A breath of fresh air after Kathmandu, Bakthapur impresses with less traffic and more traditional architecture. It doesn’t take a stroll too far to break away from the tourist infrastructure and get a glimpse at day-to-day life. In the morning we stumble across a mostly disassembled cow on our doorstep and buy the Kathmandu Daily and the Himalayan Times for 6 rupees. Where else can you buy two daily papers for 8 US cents?
Nach der dicken Luft in Kathmandu erfreut uns Bakthapur mit weniger Verkehr und mehr traditioneller Architektur. Man muss nicht weit laufen um die Touristenläden hinter sich zu lassen und so den normalen Tagesablauf der ortsansässigen zu erahnen. Morgens stolpern wir ueber eine halbzerlegtes Rind vor unserer Tür und kaufen fuer 6 Euro Cent zwei Tageszeitungen. Wo sonst kann man das erleben?
A couple days in the hills and we find new appreciation for quiet days where watching the sun rise or set is the big event.
As if to announce the quadruplet of 7000+ meter Ganesh peaks soon to emerge from 3 days of mist we were awoken by an earthquake at 2 a.m. this morning. The vibration lasted a few seconds, noticeable but much too weak to break anything in our vicinity. The epicenter of this 4.9 magnitude quake was some 40 miles north, just on the other side of the Nepali-Chinese border.
Large bamboo swings that were erected for festival week are everywhere.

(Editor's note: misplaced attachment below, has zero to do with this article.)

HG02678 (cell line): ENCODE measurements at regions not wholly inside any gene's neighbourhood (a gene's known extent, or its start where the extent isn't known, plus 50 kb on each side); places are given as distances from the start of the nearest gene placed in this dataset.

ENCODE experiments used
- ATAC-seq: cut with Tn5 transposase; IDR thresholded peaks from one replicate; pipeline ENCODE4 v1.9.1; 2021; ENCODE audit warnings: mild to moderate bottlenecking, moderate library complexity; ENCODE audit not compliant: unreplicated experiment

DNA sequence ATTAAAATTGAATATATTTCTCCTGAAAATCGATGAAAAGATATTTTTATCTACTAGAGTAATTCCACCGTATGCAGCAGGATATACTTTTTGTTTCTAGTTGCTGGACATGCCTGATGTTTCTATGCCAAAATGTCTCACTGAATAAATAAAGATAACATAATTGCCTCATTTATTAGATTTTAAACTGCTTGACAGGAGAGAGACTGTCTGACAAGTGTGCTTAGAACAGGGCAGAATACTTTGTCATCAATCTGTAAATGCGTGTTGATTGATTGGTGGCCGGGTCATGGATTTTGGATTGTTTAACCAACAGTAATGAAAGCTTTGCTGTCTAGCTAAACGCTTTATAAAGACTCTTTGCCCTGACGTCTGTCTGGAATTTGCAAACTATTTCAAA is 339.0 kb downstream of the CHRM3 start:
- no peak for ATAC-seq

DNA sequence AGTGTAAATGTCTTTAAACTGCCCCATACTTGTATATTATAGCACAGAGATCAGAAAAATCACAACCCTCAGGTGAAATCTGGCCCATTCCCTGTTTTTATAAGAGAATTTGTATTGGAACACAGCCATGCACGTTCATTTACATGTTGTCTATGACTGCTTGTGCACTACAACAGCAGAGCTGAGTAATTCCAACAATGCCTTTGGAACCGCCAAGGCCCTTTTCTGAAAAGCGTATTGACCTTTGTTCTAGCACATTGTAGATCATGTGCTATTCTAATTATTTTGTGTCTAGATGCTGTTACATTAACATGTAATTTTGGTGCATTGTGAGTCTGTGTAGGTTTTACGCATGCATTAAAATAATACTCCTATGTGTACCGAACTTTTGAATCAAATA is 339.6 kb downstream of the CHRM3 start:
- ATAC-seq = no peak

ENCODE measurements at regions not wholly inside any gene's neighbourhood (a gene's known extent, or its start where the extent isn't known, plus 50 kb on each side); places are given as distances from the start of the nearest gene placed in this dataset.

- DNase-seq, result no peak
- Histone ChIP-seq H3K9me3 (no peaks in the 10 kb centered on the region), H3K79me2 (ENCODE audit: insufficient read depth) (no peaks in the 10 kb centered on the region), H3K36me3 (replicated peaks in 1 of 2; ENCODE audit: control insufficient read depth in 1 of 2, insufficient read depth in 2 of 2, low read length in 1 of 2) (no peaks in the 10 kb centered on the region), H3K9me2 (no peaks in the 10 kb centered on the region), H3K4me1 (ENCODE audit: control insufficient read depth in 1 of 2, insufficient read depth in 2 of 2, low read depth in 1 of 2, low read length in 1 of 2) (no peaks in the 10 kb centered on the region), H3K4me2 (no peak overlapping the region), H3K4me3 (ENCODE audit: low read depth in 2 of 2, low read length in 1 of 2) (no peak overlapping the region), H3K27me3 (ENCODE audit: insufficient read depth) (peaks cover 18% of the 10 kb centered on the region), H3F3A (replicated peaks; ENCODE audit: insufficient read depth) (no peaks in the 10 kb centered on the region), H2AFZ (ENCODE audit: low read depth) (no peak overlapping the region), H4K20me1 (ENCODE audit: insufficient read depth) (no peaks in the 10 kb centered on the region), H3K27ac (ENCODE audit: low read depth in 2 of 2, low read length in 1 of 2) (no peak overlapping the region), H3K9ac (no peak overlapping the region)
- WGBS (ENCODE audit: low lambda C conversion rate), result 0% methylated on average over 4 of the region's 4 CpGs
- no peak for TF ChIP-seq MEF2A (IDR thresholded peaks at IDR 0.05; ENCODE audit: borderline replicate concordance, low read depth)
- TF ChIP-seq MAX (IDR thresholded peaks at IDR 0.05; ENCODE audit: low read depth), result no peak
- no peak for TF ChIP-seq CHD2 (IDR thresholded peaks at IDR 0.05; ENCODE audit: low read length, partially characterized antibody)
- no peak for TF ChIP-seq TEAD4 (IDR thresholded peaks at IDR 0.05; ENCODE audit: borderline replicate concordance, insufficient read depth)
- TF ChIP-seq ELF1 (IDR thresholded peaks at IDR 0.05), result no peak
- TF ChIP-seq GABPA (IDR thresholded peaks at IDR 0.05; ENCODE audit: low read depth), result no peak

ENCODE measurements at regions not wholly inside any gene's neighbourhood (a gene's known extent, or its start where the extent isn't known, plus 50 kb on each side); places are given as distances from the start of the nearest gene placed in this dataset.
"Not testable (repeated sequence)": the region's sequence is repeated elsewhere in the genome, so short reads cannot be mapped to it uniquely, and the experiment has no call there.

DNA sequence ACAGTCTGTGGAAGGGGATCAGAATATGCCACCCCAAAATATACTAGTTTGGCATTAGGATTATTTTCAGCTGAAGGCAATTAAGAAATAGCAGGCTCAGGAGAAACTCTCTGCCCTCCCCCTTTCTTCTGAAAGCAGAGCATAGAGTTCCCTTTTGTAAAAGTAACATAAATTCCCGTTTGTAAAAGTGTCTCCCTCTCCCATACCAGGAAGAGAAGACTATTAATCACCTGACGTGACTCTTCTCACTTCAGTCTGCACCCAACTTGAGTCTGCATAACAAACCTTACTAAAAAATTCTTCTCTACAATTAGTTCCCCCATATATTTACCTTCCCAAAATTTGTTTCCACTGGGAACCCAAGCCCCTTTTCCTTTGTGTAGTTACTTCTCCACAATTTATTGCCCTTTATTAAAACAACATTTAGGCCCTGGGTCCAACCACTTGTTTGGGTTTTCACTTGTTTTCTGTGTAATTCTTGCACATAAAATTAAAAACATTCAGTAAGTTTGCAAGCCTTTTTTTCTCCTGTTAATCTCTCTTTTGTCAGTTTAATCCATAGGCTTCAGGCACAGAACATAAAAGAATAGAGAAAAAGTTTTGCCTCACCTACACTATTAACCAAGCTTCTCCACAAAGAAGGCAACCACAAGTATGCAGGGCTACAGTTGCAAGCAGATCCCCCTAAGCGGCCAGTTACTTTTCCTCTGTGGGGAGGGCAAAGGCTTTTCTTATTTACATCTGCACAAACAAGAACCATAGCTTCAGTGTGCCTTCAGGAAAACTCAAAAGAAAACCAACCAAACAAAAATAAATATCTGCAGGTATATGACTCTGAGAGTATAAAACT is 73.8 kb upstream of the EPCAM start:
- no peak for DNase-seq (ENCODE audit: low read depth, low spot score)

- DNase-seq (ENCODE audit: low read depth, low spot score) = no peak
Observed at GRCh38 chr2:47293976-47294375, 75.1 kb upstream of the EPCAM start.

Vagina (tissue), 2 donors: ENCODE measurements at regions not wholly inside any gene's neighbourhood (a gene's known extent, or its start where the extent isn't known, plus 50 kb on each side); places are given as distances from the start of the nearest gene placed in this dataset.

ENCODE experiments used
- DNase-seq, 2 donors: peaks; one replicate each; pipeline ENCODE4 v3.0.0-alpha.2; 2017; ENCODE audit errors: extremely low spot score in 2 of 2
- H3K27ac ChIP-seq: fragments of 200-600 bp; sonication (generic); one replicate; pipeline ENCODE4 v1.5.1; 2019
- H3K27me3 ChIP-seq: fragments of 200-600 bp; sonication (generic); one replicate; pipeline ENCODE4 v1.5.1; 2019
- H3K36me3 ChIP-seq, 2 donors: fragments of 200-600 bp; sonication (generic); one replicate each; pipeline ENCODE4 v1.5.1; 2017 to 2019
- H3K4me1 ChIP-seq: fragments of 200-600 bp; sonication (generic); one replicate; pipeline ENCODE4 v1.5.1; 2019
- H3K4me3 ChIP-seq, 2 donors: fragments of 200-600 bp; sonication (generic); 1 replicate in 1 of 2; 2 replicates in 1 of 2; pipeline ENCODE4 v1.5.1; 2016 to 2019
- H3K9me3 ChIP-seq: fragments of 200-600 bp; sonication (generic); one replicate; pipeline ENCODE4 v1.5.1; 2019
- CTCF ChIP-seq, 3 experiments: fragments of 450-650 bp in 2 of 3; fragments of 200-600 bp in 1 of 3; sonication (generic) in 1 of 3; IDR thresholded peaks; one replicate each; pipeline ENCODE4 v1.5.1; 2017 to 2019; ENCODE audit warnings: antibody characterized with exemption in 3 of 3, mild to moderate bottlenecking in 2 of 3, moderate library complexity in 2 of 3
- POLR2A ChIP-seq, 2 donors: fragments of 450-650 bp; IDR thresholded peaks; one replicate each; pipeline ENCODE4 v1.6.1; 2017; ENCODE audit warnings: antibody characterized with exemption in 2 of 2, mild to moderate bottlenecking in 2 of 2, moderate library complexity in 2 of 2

Fifteen flights to Lukla everyday and many other destinations are reached from below the yellow lights.
We’ll be polite and won’t call it monkey temple, especially as this is the most holy Tibetan site outside of Tibet. We could however tell you a lot about the monkeys’ diet and their lack of fiber …
Not much comes easy in Kathmandu and every day spent here leaves us more awed with the resilience of the Nepalis. The walk of 3 kilometers from our guesthouse to the temple is intriguingly lined with little temples, open laundry sites, open sewers and what was once a river, now more of a creek.
Kathmandu I’ll soon be touching you
And your strange bewildering time
Will hold me home.
– Cat Stevens
Much has changed since the bard held court in the Snowman Cafe down on Freak street. What used to be a one-car town in the 40s is now terrorized by motorcycles coming horns ablaze from every direction on narrow one-way streets and alleyways. We have come from too much government in Tibet to seeming complete absence of any organizing authority.
As you descend from the Tibetan plateau to the border town of Zhangmu the vegetation turns lusher around every bend of an incredible deep canyon. Zhangmu is a one road town, only this road barely clings to a very steep hillside and has many hairpin turns. The road is clogged with Tata trucks bringing hand-made goods to China and picking up electronics in return. What is a luxurious paved ribbon on the northern side of the Peace bridge is a dirt road on the Nepali side. The border town of Kodari is complete mayhem with three cars and a donkey cart abreast where only one bicycle should fit. We enter a visa office which we easily could have missed and bored officials look up from their computer game of solitaire to grace our passports with an entry. Frequently hobbling over recent landslides we continue on with a friendly Nepali. At one point the road is disrupted by an overturned truck and we have to switch vehicles. The temperature rises and the traffic maddens as we reach Kathmandu within 4 or 5 hours.